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Kirsten Anker

Assistant Professor

3690 Peel Street 
Room 304
Montreal Quebec
Canada H3A 1W9

514-398-8147 [Office]
514-398-7145 [Fax]
kirsten [dot] anker [at] mcgill [dot] ca (Email)


Kirsten Anker teaches in the areas of property and Aboriginal peoples and the law, and has research interests that combine property, Aboriginal title, legal theory, translation studies, anthropology, education, evidence, and alternative dispute resolution. Her doctoral dissertation, entitled "The Unofficial Law of Native Title: Recognition of Legal Pluralism in Australia", explores various aspects of claiming Native (Aboriginal) Title as a way to inspire a re-imagination of law.

With undergraduate degrees from the University of Sydney in Physics and Law, Professor Anker was a Boulton Fellow at McGill in 2004. She is currently one of the principal researchers on a project in partnership between McGill Faculty of Law and Justice Canada, investigating the inclusion of Indigenous legal traditions in the Transsystemic Legal Education program at McGill.


Assistant Professor, Faculty of Law, McGill University, 2007-

Visiting Lecturer, London School of Economics Faculty of Law, 2006

Boulton Fellow, Faculty of Law, McGill University, 2004

Associate Lecturer, Faculty of Law, University of Sydney, 2000-2003

Instructor, AUSAID Indonesia/Australia Specialist Training Project in Intellectual Property, Faculty of Law, University of Technology, Sydney, 2000-2001


PhD University of Sydney
LLB University of Sydney
BSc University of Sydney, Physics

Areas of interest

Property law, Aboriginal peoples and the law, legal theory, law and social science, law and language

Selected publications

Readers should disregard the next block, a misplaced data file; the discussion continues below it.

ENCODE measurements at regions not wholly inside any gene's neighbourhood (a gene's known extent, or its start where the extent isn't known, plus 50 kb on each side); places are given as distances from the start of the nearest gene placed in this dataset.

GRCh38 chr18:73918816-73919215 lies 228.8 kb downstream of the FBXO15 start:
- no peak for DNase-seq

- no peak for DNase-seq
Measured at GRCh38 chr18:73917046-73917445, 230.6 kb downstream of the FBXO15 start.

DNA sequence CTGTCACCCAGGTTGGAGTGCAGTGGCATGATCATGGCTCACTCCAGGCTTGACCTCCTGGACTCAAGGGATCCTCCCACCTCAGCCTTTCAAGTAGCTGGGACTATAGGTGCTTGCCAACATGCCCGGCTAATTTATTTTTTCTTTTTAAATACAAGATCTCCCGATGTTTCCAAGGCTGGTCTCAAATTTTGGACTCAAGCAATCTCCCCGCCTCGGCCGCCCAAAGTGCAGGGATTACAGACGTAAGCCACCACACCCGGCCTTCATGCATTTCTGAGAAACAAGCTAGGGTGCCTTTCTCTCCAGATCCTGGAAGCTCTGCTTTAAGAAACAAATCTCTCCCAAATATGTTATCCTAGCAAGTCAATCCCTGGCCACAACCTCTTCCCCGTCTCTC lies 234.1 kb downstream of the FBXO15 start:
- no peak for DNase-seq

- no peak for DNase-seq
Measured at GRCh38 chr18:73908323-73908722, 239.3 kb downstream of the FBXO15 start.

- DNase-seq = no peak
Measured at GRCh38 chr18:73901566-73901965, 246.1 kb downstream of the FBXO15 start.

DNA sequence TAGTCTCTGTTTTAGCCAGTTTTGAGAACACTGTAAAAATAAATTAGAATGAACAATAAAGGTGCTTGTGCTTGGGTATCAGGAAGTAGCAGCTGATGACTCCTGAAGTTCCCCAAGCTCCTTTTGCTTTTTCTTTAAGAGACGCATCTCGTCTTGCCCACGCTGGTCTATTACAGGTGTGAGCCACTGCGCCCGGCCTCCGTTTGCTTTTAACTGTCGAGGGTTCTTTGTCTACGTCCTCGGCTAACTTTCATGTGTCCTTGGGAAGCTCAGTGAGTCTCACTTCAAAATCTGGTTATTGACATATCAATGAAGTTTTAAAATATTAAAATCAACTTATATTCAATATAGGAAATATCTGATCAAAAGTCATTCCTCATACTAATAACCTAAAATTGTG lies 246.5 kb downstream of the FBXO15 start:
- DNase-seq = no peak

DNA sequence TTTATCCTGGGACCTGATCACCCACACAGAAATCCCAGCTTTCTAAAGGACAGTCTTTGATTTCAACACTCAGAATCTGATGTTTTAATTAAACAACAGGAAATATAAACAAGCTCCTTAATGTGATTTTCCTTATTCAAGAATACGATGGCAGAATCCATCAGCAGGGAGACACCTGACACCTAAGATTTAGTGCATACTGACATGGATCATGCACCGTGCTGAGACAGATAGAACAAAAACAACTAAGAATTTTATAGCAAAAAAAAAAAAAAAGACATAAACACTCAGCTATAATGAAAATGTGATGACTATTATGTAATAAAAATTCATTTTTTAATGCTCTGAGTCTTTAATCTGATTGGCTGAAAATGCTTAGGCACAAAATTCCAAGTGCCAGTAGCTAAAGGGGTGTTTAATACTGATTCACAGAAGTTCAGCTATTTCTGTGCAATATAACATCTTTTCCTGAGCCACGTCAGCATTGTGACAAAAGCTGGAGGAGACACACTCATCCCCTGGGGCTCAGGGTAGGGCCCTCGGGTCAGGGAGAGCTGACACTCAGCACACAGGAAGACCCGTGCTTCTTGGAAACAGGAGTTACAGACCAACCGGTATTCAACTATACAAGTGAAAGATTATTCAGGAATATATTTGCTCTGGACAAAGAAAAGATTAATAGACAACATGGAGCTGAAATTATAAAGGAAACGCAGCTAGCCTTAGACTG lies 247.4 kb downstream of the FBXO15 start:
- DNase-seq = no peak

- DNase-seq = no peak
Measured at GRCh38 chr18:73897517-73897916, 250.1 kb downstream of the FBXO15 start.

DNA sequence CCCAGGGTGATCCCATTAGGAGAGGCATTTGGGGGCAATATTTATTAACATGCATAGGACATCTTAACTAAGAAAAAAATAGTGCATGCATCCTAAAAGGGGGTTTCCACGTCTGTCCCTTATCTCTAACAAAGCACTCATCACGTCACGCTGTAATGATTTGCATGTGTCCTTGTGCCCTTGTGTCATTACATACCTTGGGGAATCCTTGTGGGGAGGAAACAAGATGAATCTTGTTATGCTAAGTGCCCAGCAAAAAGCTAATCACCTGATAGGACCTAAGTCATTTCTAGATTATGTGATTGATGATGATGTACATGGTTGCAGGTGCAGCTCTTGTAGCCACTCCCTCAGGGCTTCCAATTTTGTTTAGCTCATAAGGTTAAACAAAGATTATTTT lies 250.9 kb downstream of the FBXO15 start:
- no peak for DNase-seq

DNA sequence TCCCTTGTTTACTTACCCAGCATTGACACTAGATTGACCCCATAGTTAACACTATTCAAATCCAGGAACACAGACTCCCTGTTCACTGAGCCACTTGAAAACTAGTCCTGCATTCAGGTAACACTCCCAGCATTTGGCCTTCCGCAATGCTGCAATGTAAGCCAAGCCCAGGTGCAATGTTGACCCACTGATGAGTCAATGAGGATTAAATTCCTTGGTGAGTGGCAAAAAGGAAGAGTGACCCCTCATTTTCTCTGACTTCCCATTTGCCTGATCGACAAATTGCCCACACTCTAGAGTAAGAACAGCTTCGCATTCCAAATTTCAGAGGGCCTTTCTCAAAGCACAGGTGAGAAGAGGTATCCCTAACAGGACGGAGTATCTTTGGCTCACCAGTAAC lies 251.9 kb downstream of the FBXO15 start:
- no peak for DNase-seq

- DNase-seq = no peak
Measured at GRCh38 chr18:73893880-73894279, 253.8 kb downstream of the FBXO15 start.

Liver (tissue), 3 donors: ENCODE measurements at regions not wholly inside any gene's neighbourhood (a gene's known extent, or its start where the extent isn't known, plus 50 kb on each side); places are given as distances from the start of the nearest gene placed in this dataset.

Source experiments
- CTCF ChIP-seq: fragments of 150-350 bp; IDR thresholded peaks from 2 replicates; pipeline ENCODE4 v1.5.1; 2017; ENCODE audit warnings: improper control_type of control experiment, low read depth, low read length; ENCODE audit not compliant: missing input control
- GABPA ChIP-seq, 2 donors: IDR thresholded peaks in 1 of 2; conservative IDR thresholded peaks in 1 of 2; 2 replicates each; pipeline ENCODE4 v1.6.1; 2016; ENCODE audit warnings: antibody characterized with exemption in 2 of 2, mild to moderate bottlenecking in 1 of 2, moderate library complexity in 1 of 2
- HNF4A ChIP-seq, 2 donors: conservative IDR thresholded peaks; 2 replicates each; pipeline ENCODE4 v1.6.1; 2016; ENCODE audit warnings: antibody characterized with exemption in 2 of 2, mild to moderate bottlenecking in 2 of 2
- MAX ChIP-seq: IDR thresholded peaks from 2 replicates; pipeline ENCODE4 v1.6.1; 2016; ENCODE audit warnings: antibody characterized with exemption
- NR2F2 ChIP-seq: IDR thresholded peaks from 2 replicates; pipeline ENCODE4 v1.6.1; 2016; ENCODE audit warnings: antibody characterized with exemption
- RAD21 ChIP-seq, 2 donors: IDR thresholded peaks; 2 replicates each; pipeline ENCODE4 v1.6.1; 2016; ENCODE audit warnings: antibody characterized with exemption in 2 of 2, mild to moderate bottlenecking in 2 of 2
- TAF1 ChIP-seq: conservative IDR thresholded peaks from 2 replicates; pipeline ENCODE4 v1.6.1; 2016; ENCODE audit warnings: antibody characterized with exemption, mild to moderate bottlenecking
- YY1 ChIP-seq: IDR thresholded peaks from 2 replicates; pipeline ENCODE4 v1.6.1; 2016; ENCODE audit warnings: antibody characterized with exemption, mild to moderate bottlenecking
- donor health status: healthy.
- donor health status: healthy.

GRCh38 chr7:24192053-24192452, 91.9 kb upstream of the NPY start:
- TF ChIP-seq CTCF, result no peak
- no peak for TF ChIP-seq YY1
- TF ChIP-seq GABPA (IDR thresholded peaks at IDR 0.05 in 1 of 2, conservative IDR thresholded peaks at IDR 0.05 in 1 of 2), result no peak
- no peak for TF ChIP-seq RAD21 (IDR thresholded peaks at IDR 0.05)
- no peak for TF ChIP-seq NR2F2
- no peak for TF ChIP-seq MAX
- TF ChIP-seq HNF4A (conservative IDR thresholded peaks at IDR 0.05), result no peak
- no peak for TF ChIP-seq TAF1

The Unofficial Law of Indigenous Rights: Legal Pluralism and Postcolonial Jurisprudence (Aldershot, Hampshire: Ashgate, 2014) (forthcoming)

Peer-Reviewed Articles and Book Chapters

‘The Truth in Painting: Cultural Artefacts as Proof of Native Title’ in Eve Darian-Smith ed, Laws and Societies in Global Contexts: Contemporary Approaches (Cambridge: Cambridge University Press, 2013) (forthcoming)
‘Aboriginal Rights and the Civilian Imagination’ in Les intraduisible en droit civil (Montreal: Thémis, 2013) (forthcoming)
‘Teaching “Indigenous Peoples and the Law”: Whose Law?’ (2008) 33:3 Alternative LJl 132
‘The Truth in Painting: Cultural Artefacts as Proof of Native Title’ (2005) 9 Law Text Culture 91
‘Law in the Present Tense: Continuity and Tradition in The Yorta Yorta Aboriginal Community v Victoria’ (2004) 28 Melbourne University LR 1
‘Possessing Star Qualities: Celebrity Identity as Property’ (2002) 11 Griffith LR
with Catherine Dauvergne, Mark Findlay and Jenni Millbank, ‘An Evaluation of “Small Group” Teaching at the University of Sydney’ (2000) 11 Legal Ed R 97

Books chapters

"Symptoms of Sovereignty? Apologies, Indigenous Rights and Reconciliation in Australia and Canada" in Peer Zumbansen and Ruth Buchanen (eds), Law in Transition: Human Rights, Development and Transitional Justice (Oxford: Hart Publishing, 2011; forthcoming).
"The Law of the Other: Exploring the Paradox of Legal Pluralism in Australian Native Title" in Pierre Lagayette (ed), Dealing with the Other: Australia's Faces and Interfaces (Paris: Sorbonne University Press, 2008)

Book Reviews

‘Book Review: Aboriginal Title and Indigenous Peoples: Canada, Australia and New Zealand’ (2012) 85 Pacific Affairs 446
‘We, the Nomads: A Review of Lawscape: Property, Environment, Law’ (2011) 7 McGill International Journal of Sustainable Development Law & Policy 233
"The Promise of Encounter: Recent Research in 'Native Studies' from University of British Columbia Press" (2009) 43

Journal of Canadian Studies 222.


Indigenous Legal Traditions and Indian Residential Schools: Law, Sovereignty and Reconciliation in Translation (May 2013) Working Paper prepared for the Canadian Indian Residential Schools Truth and Reconciliation Commission
‘Land,’ McGill Companion to Law (June 2012): compagnon.mcgill.ca/entry_land.html

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